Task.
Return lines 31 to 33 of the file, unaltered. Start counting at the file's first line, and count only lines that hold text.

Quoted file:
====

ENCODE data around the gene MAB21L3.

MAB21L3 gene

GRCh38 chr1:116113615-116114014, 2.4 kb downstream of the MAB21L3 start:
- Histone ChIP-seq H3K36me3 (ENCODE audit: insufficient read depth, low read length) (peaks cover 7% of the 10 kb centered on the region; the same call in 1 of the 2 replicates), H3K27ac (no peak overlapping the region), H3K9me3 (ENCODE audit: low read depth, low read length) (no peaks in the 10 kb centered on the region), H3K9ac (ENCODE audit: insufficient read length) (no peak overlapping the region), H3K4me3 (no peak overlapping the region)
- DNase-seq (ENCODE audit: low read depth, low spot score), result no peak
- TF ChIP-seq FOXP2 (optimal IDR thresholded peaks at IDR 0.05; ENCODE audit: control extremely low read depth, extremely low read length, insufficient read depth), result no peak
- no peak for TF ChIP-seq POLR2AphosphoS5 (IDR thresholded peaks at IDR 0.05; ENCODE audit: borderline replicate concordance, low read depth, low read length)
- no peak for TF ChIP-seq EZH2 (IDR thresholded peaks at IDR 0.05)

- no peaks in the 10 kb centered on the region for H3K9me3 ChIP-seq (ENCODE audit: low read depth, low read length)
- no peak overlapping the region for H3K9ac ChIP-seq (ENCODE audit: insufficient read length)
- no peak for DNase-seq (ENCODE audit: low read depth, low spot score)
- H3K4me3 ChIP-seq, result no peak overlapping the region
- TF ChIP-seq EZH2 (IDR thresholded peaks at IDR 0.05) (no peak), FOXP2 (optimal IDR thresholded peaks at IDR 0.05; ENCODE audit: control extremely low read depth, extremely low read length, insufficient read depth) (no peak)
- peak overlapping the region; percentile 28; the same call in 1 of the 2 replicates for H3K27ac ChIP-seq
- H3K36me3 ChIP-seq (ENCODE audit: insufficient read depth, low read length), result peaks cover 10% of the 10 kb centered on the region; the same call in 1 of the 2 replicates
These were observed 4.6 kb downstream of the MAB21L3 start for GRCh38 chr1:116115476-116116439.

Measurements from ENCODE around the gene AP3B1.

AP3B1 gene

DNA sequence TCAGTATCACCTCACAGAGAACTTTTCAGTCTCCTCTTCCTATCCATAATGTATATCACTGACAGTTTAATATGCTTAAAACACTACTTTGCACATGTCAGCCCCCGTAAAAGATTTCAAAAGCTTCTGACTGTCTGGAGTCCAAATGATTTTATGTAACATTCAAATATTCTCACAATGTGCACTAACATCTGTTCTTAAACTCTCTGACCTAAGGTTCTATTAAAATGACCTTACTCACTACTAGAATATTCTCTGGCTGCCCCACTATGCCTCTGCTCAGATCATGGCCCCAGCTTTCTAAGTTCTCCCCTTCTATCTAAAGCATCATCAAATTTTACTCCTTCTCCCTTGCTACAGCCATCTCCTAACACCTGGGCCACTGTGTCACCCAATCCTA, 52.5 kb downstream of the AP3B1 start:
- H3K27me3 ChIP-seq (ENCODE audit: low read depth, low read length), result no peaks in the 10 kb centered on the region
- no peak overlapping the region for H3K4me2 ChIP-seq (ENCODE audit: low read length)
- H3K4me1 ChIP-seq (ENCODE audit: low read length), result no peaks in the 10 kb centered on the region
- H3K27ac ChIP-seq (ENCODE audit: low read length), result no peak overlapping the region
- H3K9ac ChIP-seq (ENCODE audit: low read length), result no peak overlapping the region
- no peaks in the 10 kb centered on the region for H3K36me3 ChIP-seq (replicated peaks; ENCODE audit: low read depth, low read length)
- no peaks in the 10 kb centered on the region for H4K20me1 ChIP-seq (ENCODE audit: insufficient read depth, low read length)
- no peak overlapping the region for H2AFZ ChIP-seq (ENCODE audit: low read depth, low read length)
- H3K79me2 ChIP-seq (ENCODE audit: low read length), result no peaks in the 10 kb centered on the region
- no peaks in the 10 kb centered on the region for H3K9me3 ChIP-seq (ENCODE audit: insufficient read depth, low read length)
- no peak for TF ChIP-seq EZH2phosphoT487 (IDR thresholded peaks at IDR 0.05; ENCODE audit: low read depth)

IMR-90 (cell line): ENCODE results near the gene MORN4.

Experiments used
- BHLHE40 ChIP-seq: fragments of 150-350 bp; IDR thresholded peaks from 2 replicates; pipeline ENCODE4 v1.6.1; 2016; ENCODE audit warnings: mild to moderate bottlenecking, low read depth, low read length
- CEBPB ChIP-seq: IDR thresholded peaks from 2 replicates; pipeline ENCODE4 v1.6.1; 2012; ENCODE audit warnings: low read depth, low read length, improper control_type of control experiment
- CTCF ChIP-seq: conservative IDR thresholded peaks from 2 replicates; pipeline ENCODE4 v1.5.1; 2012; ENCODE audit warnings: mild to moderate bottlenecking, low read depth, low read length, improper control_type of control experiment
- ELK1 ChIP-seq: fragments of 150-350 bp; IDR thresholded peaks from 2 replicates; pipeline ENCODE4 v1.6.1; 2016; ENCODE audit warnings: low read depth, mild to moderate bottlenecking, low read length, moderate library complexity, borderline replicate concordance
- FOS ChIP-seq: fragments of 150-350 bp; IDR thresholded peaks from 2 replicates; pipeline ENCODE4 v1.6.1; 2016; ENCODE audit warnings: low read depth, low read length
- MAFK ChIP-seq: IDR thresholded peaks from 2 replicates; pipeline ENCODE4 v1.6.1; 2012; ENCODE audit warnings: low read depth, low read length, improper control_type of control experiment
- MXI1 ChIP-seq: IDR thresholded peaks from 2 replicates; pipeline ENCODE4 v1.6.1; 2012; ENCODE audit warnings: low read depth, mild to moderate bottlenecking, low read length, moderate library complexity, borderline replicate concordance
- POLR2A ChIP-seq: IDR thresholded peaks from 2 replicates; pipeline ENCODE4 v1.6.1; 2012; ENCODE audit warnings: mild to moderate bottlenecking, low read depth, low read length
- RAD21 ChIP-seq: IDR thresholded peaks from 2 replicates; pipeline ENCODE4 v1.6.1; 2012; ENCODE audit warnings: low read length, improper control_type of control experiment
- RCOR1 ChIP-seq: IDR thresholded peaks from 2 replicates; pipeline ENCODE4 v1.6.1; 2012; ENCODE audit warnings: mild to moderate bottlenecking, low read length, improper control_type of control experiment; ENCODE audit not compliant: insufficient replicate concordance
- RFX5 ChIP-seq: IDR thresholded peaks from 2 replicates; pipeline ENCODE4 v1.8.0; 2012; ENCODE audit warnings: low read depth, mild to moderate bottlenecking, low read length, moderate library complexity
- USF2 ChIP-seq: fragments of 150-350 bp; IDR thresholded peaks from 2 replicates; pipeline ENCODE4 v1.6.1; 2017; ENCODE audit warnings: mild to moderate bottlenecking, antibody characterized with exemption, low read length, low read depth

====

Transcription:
IMR-90 (cell line): ENCODE results near the gene MORN4.

Experiments used
- BHLHE40 ChIP-seq: fragments of 150-350 bp; IDR thresholded peaks from 2 replicates; pipeline ENCODE4 v1.6.1; 2016; ENCODE audit warnings: mild to moderate bottlenecking, low read depth, low read length